Excerpts from recent editorials in newspapers in the United States and abroad:
Miami Herald on air traffic controllers and fatigue:
The news has been scarier than usual: Iraq is on the boil, which has serious implications for U.S. security, random and mass-shooting tragedies seem to be coming at us weekly.
Add to these the fact that air traffic controllers are too sleepy, and anyone who boards a plane should be very afraid. The controllers are suffering from chronic fatigue while on the job — the task of keeping the millions of people who fly from here to there safe in the air. It remains a major threat to the safety of the flying public that the Federal Aviation Administration must address immediately.
It's not as if the FAA had no idea that too many of its 15,000 air traffic controllers are at risk of nodding off or sluggish thinking. Three years ago, it was disclosed that there were controllers who were falling asleep in front of their screens, which forced the FAA to take a closer look at work scheduling, which has contributed to the problem.
This latest disclosure is a result of a report, mandated by Congress, from the National Research Council. At issue, short-term, is the policy that allows controllers to work five eight-hour shifts over four consecutive days — the last one being a midnight shift.
Controllers love it because they get 80 hours — the equivalent of two traditional work weeks — off before they have to return to work. However, the report says that this scheduling likely results in "severely reduced cognitive performance" during the midnight shift because of fatigue.
The schedule might be popular, but it's a dangerous one. The FAA should sit down with the National Air Traffic Controllers Association and develop scheduling that reduces fatigue on the job and increases flight safety.
To its credit, the FAA imposed a fatigue risk management program after several controllers were caught sleeping on the job a few years ago. Cutbacks, however, have thwarted the program's effectiveness. This is not encouraging news. Neither is what's roaring down the pike, coming straight at helpless plane passengers and crew members at the mercy of air traffic controllers who might — or might not — be at the top of their game. The FAA is confronting a deluge of retirements. Controllers are required to retire when they turn 56. The agency will have to replace about two-thirds of this workforce — 10,000 controllers — during the next 10 years.
Flying shouldn't be a crap shoot because someone was asleep at the switch.
Post and Courier, Charleston, South Carolina, on the re-election Colombian President Juan Manuel Santos:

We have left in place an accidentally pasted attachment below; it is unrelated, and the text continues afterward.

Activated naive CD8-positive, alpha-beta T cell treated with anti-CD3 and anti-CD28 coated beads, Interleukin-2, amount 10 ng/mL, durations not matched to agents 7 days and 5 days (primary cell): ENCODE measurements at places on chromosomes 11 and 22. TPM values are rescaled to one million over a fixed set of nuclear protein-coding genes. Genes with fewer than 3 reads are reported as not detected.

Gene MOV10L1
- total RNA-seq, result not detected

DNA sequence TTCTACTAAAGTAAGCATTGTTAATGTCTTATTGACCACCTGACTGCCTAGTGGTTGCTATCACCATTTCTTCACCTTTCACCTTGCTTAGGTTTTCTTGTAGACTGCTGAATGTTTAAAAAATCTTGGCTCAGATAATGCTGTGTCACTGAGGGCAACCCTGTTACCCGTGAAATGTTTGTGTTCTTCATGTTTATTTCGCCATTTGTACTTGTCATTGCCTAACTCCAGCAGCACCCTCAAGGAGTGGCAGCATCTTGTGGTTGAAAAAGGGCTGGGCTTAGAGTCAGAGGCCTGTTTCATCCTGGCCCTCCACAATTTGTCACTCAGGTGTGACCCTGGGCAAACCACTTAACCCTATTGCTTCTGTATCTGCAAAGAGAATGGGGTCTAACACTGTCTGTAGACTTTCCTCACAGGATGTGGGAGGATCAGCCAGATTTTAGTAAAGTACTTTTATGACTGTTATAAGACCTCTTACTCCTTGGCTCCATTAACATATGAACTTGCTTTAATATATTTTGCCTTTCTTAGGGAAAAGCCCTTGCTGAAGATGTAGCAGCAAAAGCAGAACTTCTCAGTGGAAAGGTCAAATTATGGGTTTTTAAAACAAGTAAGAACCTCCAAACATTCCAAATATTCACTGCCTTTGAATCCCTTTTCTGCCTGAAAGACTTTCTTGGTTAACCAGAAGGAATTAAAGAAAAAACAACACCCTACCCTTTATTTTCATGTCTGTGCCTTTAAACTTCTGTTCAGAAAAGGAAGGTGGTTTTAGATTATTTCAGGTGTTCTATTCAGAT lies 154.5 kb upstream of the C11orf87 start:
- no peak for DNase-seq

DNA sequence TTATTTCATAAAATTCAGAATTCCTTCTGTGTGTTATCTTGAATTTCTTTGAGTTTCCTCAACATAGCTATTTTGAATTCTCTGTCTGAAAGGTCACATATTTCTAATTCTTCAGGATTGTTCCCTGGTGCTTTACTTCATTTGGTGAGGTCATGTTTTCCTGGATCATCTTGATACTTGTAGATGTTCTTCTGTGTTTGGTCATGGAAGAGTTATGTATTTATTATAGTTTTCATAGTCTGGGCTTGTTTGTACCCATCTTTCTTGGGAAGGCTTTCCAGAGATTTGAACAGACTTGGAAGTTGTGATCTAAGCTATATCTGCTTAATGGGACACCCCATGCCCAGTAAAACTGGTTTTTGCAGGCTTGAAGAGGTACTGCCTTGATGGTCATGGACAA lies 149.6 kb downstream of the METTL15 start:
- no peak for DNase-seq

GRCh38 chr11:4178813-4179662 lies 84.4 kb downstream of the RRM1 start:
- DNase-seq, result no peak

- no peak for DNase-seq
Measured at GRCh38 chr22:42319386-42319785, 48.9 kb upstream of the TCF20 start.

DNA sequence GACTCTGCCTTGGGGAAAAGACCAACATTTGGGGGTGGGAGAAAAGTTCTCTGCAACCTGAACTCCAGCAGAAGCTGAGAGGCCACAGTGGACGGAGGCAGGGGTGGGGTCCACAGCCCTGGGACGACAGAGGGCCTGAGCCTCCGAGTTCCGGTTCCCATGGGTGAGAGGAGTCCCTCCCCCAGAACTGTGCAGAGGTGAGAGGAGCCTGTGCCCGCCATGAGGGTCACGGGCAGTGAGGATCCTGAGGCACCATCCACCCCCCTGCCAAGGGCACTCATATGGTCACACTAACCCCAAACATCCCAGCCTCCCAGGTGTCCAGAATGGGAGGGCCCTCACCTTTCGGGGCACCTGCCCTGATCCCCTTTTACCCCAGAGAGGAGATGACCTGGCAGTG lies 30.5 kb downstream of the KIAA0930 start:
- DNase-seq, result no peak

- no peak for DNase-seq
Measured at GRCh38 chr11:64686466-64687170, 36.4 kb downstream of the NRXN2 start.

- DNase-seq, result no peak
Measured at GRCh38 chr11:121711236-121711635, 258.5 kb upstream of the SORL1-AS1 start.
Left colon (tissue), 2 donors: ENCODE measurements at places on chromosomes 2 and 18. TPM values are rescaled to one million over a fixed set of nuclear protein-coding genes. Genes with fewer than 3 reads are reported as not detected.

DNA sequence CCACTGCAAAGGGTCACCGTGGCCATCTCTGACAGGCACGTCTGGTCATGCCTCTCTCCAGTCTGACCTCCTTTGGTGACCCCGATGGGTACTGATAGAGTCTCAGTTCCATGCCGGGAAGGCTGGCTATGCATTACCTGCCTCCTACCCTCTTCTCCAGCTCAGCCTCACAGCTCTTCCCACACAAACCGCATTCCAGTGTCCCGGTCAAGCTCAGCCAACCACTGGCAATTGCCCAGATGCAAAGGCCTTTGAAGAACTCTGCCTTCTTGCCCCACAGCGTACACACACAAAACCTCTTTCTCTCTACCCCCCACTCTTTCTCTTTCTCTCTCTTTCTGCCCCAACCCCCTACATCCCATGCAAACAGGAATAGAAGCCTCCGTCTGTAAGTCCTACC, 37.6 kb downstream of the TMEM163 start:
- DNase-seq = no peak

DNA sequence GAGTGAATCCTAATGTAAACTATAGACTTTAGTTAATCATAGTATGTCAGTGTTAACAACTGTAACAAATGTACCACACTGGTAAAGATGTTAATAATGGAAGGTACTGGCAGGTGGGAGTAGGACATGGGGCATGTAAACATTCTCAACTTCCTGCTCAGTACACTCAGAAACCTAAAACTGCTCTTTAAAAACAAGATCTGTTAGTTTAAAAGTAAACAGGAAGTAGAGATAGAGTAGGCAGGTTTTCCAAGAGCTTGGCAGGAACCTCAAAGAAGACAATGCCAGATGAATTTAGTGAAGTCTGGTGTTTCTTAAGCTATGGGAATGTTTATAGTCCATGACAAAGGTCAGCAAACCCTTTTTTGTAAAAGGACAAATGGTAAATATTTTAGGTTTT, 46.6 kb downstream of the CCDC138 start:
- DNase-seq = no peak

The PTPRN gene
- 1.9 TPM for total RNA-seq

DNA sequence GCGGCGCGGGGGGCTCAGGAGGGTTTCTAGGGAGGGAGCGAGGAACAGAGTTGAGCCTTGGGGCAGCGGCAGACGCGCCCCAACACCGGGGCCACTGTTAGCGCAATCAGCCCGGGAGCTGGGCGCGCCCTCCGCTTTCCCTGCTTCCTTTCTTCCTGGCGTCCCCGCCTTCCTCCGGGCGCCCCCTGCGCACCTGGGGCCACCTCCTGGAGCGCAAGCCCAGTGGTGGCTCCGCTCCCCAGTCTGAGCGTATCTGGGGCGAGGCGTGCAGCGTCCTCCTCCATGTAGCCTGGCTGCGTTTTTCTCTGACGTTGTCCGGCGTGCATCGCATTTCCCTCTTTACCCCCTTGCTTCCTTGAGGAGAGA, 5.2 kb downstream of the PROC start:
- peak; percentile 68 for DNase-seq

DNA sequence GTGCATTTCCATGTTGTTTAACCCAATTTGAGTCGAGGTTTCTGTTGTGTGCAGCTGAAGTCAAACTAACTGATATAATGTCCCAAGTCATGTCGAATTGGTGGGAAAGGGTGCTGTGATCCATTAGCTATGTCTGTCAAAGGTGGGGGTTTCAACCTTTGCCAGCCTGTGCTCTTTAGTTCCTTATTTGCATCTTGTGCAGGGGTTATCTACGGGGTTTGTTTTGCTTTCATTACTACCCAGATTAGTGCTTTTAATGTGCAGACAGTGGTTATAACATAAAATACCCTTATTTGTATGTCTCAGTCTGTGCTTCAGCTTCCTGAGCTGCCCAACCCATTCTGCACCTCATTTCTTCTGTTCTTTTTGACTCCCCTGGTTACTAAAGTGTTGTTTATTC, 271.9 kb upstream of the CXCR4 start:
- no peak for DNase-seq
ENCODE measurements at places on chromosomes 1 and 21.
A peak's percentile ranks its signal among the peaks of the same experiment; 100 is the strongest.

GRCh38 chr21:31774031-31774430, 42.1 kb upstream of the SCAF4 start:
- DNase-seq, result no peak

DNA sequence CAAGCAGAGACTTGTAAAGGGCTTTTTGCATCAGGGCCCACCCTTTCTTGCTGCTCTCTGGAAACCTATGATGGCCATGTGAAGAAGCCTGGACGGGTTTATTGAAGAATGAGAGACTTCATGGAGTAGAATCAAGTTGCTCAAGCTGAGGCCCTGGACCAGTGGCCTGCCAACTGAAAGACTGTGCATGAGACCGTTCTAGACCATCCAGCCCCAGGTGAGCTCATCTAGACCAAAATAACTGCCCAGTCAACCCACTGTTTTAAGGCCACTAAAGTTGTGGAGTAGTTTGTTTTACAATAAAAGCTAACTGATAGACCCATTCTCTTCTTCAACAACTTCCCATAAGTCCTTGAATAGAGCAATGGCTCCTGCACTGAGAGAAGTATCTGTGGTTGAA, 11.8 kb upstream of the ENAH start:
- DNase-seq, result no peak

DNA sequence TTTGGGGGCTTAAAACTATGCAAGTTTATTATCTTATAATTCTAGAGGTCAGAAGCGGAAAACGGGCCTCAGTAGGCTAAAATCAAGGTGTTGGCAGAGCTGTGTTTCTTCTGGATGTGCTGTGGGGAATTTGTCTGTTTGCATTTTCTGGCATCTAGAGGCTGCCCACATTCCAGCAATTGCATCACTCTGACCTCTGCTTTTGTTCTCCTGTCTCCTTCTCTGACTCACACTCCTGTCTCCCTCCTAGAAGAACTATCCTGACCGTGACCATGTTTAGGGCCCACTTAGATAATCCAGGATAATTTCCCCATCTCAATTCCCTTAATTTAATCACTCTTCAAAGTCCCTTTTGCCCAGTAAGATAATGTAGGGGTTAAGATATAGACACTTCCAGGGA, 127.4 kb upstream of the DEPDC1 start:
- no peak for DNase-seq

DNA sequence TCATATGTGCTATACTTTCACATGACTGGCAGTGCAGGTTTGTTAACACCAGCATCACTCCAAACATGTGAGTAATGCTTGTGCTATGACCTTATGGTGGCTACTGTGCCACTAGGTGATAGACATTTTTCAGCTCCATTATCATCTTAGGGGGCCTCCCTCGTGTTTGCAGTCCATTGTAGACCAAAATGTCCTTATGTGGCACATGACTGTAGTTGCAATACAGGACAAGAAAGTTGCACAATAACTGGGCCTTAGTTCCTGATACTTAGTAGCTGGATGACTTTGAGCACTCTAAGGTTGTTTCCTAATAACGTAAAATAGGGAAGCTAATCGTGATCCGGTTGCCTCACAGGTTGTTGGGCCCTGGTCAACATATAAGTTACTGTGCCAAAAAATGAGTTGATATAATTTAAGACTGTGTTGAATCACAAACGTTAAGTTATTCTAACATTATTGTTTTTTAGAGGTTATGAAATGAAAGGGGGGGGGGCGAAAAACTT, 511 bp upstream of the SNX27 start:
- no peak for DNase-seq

Colombians had reason to celebrate last week. The national soccer team trounced Greece and Ivory Coast in its two first-round World Cup games, and President Juan Manuel Santos was elected to a second term.
Santos won fewer votes than challenger Oscar Ivan Zuluaga in the initial presidential election on May 25, but neither candidate captured a majority. In the June 15 runoff, however, Santos received 51 percent of the vote.
The election was largely viewed as a referendum on peace talks with the Revolutionary Armed Forces of Colombia (FARC), which Santos initiated in 2012. Prior to Santos' re-election, his government announced that it also would begin preliminary peace negotiations with the nation's second largest guerrilla group, the National Liberation Army (ELN).
The runoff outcome is major victory for stability and economic growth in the region and helps ensure not just the continuation of the FARC peace process but also sustained ties between the United States and one of its closest allies in Latin America.
But Santos' first international appearance in his second term wasn't in Havana, where the FARC peace talks have been held. He traveled to Brazil, where he applauded Colombia's national soccer team as it defeated the Ivory Coast, 2-1, last Thursday.
It was a smart populist move in a country that cares about soccer almost as much as it cares about politics.
Santos' victory strengthens Colombia's bid to become South America's next international economic success story. The United States should continue to support Santos' openness to foreign investment in Colombia - and his efforts for peace in the region.
Wall Street Journal on Egypt sentencing three journalists to prison for seven years:
These days the Middle East seems to be returning to the Middle Ages, and this week Egypt made its contribution to pre-modernity by jailing three journalists for the crime of doing their job.
An Egyptian judge sentenced an Australian, an Egyptian-Canadian and an Egyptian who work for Al Jazeera's English-language news network each to at least seven years in prison. The men were accused of collaborating last year with the Muslim Brotherhood to "give the appearance Egypt is in a civil war." All three have worked for other large international media outlets.
This case is really about a larger dispute between the Egyptian military regime of new president Abdel Fattah al-Sisi and Qatar's ruling royal family, which owns Al Jazeera and supported the Muslim Brotherhood. After mass public protests last year, the military removed President Mohammed Morsi, who belonged to the Brotherhood.
The charges against the journalists are invented and the sentences were quickly denounced around the world. Secretary of State John Kerry called them "chilling, draconian" and "a deeply disturbing set-back to Egypt's transition." He's right, but they are also typical of the new old Egypt. More than 1,000 Brotherhood members have been arrested and convicted to long sentences or death. Egyptian liberal activist Ahmed Maher was sentenced last year to three years in prison. A dozen other journalists are in jail, according to the Committee to Protect Journalists.
Not that the military seems to care much about outside criticism. The sentences came down a day after Kerry had visited al-Sisi and had said the general "gave me a very strong sense of his commitment" to improve Egypt's human-rights record and transition to democracy. Egypt's future now depends on enlightened military rule, and so far there are few signs of that.